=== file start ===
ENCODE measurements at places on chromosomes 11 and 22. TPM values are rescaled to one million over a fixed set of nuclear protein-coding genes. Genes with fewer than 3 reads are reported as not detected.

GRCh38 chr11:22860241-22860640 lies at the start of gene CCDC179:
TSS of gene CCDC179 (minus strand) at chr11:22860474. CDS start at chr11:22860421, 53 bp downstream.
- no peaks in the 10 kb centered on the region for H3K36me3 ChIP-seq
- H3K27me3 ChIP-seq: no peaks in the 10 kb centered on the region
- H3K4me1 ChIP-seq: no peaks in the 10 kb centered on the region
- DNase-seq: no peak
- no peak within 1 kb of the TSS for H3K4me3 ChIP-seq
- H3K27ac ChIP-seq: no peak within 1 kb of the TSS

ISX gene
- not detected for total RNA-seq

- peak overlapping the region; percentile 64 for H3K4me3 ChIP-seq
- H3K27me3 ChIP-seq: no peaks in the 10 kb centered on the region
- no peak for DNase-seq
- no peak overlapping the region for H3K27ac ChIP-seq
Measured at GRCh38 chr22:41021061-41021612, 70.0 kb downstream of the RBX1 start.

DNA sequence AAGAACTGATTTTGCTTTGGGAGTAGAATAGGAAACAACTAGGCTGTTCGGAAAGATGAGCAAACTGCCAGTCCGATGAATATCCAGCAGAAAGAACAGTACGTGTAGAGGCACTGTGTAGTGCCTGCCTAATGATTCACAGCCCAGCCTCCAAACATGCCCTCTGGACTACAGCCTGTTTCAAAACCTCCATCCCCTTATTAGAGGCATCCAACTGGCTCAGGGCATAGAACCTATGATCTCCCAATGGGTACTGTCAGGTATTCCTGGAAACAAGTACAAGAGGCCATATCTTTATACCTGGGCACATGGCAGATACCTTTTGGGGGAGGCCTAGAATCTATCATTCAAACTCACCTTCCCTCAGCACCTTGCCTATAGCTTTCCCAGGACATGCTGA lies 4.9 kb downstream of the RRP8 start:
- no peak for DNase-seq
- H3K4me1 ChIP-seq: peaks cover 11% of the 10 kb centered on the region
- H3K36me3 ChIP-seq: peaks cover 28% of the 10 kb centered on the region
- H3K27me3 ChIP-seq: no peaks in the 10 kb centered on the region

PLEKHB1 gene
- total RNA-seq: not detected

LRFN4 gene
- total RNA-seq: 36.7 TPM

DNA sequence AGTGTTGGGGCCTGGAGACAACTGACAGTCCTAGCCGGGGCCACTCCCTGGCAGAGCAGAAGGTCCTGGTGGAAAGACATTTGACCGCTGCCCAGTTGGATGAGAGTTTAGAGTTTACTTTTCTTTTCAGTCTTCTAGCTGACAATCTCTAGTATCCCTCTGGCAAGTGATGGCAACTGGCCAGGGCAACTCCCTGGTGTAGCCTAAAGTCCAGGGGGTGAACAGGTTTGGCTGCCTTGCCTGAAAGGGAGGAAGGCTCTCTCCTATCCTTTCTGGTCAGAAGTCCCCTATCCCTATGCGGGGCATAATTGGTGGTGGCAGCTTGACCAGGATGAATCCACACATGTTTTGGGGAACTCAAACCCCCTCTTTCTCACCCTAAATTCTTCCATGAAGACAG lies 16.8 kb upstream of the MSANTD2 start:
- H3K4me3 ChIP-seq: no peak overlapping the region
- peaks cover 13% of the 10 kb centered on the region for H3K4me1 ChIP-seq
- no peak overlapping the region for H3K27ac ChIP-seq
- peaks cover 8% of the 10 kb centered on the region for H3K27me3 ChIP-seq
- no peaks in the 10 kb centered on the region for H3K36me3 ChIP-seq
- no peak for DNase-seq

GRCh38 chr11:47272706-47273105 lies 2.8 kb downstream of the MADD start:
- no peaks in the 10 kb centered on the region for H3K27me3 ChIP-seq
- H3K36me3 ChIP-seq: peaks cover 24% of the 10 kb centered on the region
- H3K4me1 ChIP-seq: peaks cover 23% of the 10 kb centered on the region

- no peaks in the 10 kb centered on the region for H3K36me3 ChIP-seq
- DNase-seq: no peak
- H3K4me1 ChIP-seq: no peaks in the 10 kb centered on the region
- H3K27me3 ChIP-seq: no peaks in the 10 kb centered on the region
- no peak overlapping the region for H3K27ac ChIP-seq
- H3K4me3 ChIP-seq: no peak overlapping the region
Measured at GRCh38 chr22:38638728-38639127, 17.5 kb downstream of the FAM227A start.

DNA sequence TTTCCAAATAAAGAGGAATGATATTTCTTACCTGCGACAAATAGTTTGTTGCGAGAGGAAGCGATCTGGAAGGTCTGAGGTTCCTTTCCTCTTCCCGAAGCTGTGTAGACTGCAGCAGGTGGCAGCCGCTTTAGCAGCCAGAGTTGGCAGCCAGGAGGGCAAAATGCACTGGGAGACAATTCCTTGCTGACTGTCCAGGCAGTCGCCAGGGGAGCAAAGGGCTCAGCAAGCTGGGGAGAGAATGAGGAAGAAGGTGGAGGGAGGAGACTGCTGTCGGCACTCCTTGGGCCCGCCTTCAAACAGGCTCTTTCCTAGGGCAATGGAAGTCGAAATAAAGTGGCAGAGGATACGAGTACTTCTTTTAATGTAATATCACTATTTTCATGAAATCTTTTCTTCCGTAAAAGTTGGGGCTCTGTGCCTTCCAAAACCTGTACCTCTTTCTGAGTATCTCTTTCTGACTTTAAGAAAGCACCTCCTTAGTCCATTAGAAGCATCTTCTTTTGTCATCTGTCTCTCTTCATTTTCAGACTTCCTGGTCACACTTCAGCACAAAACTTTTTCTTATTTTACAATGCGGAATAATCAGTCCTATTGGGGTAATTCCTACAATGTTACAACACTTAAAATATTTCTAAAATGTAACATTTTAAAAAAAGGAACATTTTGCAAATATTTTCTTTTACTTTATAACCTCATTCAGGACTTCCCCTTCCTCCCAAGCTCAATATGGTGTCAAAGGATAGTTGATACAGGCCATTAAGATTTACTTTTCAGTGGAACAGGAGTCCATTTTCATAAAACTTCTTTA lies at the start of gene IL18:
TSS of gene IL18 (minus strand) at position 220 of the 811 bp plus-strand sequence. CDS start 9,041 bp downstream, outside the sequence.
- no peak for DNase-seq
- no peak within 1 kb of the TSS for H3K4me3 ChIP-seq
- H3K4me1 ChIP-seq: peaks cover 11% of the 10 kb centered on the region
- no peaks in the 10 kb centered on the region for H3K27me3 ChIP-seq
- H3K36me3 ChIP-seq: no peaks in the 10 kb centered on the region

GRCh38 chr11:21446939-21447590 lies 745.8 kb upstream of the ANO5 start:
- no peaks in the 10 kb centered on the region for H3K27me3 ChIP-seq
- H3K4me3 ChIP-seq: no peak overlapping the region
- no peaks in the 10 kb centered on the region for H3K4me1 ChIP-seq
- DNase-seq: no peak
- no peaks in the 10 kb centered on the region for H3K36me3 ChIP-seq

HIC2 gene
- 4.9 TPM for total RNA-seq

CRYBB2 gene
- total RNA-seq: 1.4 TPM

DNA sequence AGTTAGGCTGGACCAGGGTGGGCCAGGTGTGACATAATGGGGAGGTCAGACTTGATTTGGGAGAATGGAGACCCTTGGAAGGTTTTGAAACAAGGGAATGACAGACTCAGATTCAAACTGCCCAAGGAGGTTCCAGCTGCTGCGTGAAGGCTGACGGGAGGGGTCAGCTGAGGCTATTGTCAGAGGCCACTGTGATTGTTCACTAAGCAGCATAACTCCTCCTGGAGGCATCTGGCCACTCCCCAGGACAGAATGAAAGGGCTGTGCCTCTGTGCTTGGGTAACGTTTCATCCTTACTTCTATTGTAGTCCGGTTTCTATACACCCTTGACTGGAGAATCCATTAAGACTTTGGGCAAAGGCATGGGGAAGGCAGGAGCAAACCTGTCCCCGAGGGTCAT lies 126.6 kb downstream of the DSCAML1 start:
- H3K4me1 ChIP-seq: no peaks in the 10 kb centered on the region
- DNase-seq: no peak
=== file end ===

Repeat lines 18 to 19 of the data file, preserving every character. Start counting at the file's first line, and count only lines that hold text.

- no peak for DNase-seq
- H3K4me1 ChIP-seq: peaks cover 11% of the 10 kb centered on the region